Former Miss Nevada meets her birth mother 44 years after being abandoned in an airport

Former Miss Nevada Elizabeth Hunterton shares what it was like to meet her birth mother for the first time.

Elizabeth Hunterton, First Black Miss Nevada, Miss Nevada 2004, 1980 Airport Baby Jane Doe, adoption, Black adoption, birth mothers,
Screenshot: Inside Edition (YouTube)

On Saturday, Elizabeth Hunterton, a former Miss Nevada winner, had a tearful and cathartic reunion with her birth mother after more than 40 years apart.

The former beauty queen shared details of their May 18 meeting on her TikTok page, where she has been chronicling her search for her biological parents.

“The first question I get asked is, ‘How did it feel?’” Hunterton said in a video that has amassed over 90,000 views. “It felt then as it feels now, the whole thing is freaking strange. I know. This is my story, so it shouldn’t feel as weird as it does, but it’s weird.”

When Hunterton, who is of Black and Japanese descent, was roughly 10 days old in January 1980, she was found at a Delta Airlines gate at the Reno Tahoe International Airport in Nevada by two pilots and eventually adopted by a white family. However, Hunterton’s biological mother has since explained she wasn’t the one to abandon her.

According to her, a friend had offered to take Hunterton to an adoption agency but, for reasons unknown, instead left the infant at the airport. It wasn’t until months later that Hunterton’s birth mother learned her baby had become a Jane Doe.

“She owes my birth mother an apology. She doesn’t owe me anything. She didn’t betray my trust. But she owes my birth mother an apology,” Hunterton said.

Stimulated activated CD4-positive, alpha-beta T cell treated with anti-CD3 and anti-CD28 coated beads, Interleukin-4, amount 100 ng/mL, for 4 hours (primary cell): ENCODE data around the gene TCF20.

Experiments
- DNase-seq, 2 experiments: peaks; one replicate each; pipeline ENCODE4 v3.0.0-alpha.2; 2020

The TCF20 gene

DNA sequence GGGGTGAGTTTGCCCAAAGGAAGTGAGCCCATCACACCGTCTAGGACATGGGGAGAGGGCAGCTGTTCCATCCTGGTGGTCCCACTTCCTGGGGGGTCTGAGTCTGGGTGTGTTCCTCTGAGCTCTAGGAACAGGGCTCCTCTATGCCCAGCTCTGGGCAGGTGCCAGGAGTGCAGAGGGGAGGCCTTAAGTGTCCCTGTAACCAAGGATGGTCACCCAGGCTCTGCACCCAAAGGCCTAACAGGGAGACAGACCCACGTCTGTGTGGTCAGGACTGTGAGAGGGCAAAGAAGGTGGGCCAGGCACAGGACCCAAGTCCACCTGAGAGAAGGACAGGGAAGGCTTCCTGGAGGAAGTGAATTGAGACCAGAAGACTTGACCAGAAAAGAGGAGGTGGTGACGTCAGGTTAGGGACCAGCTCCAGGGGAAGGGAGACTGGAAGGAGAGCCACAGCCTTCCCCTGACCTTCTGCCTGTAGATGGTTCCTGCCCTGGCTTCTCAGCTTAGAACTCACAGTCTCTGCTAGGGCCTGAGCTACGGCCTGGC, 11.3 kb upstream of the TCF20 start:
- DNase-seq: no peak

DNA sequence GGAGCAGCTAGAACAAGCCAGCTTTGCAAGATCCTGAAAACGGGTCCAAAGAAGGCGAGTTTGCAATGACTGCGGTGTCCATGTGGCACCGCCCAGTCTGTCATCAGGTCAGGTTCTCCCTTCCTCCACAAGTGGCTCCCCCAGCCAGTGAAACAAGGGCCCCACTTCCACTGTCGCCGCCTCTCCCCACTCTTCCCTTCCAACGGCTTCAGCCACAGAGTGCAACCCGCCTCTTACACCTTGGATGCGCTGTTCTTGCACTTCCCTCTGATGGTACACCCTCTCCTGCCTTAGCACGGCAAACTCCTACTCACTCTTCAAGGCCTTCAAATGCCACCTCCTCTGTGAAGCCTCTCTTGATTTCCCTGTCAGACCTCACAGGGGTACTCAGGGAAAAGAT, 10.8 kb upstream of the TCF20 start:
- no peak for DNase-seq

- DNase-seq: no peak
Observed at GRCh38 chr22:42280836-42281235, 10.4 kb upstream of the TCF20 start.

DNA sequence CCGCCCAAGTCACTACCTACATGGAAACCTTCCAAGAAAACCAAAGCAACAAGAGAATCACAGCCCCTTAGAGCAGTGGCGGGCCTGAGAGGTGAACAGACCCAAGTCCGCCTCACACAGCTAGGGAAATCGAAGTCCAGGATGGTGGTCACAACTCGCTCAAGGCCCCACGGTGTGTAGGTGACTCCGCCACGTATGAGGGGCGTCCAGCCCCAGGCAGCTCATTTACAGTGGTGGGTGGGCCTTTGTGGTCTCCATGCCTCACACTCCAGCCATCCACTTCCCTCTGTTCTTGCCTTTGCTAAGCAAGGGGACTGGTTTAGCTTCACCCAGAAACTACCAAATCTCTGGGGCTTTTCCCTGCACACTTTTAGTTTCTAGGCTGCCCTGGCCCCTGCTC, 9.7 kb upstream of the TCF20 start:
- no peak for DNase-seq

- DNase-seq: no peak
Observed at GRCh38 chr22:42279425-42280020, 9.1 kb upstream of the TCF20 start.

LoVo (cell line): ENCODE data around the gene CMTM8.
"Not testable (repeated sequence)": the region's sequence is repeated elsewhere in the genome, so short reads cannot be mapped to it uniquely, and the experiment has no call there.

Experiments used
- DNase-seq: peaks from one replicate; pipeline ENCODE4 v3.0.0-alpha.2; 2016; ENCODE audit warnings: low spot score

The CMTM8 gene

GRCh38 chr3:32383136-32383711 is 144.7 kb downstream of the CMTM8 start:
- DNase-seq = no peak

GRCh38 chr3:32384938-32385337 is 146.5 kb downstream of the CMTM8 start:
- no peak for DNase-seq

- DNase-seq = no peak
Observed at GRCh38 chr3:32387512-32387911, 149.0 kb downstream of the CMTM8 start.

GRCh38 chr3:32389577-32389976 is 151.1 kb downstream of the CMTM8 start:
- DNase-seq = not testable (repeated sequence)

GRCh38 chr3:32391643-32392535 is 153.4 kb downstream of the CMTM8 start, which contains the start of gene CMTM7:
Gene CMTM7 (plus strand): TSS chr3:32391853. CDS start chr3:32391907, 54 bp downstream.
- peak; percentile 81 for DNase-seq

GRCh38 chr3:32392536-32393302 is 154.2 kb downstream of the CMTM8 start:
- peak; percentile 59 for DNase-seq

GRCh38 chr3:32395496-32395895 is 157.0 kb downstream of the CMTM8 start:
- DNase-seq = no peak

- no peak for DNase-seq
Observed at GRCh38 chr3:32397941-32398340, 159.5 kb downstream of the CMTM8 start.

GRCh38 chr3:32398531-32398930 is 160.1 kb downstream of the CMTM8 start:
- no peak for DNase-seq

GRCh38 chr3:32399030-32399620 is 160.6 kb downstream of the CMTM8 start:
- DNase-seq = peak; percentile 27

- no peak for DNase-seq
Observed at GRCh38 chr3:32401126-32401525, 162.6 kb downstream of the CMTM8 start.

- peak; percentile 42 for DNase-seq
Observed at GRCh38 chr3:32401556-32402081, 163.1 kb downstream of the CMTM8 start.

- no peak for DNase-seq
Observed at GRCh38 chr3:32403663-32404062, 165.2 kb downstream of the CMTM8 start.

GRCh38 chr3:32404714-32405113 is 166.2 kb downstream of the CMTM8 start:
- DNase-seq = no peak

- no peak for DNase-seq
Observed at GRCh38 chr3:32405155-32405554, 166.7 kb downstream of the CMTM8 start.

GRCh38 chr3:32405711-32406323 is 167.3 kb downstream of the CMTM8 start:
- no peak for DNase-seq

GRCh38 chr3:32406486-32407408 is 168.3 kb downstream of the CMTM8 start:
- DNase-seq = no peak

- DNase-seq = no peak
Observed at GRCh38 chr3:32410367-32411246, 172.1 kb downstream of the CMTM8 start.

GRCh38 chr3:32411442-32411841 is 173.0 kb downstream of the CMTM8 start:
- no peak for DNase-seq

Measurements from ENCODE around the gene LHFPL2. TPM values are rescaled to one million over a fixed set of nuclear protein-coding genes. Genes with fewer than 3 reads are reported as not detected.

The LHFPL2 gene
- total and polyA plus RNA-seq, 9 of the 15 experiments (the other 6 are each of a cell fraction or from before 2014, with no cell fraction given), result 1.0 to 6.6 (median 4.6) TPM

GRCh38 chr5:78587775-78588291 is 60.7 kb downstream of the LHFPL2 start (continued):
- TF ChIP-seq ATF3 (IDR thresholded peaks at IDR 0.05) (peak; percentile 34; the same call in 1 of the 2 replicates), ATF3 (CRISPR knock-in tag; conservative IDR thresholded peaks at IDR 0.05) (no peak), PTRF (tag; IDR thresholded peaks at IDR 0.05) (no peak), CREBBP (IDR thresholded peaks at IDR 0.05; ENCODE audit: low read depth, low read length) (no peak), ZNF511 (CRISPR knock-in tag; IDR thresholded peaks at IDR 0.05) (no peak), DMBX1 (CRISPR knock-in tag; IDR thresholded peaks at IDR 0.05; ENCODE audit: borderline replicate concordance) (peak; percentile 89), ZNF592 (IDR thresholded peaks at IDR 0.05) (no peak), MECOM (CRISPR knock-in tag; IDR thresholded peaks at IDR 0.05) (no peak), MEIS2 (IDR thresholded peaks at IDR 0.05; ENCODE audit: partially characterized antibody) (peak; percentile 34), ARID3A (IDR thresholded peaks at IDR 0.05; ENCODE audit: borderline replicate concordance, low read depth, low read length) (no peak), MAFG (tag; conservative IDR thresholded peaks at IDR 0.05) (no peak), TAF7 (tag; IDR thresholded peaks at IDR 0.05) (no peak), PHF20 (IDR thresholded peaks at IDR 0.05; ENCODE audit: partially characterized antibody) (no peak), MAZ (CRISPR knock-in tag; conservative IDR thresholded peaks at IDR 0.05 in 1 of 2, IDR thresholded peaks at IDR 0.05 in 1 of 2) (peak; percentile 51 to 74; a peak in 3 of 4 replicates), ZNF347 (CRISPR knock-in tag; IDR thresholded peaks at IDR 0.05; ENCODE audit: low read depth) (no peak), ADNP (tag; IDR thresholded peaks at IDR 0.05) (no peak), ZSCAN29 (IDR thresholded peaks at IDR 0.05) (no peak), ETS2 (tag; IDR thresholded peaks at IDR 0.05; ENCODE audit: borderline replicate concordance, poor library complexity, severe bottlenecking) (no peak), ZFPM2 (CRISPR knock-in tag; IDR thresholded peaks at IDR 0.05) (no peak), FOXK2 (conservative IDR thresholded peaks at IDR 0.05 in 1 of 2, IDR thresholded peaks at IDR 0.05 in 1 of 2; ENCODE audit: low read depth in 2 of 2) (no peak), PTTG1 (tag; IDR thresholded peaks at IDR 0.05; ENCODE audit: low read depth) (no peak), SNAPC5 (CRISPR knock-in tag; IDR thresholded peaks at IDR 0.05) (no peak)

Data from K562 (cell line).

During the reunion, Hunterton noted that she found more resemblances in her mother’s mannerisms and character than in her appearance. She was also surprised by her own reactions, as she admitted feeling protective and defensive of her adoptive mother at times.

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“It was this innate need to defend my [adoptive] mom’s honor from a completely unprovoked attack — and they were tiny little moments,” she said, recalling one incident where her biological mother offered her fries in a way she felt her adoptive mother wouldn’t have.

She added, “I’m not particularly proud of [the moments]. It says more about me than it says about her but I want to tell the truth.”

Having been raised to have compassion for her birth mother, Hunterton said there is no resentment toward her. She was able to reassure her biological mother that she did, in fact, end up having a tremendous life — one that included Hunterton being crowned the first Black Miss Nevada in 2004

“I think she needed to hear that,” she said.  

Now a beauty pageant consultant, Hunterton found her mother through online DNA and ancestry databases during the lockdowns of 2020, when she had free time to search. She learned her mother was Japanese, and her father, who died in 2004, was Black. Unfortunately, her mother claims to have no recollection of her father. 

“I told her I don’t remember people I met yesterday. So I’m not faulting you for not remembering somebody from 44 years ago,” Hunterton said. 

While she is overjoyed that the reunion happened and left it with no regrets, Hunterton admitted she almost bailed on the meeting.

“As my husband and I approached the location where my birth mother was waiting, I stopped walking and wasn’t sure if I could go through with it,” she told People magazine. “Ultimately, I chose courage over fear, and I’m glad I did.”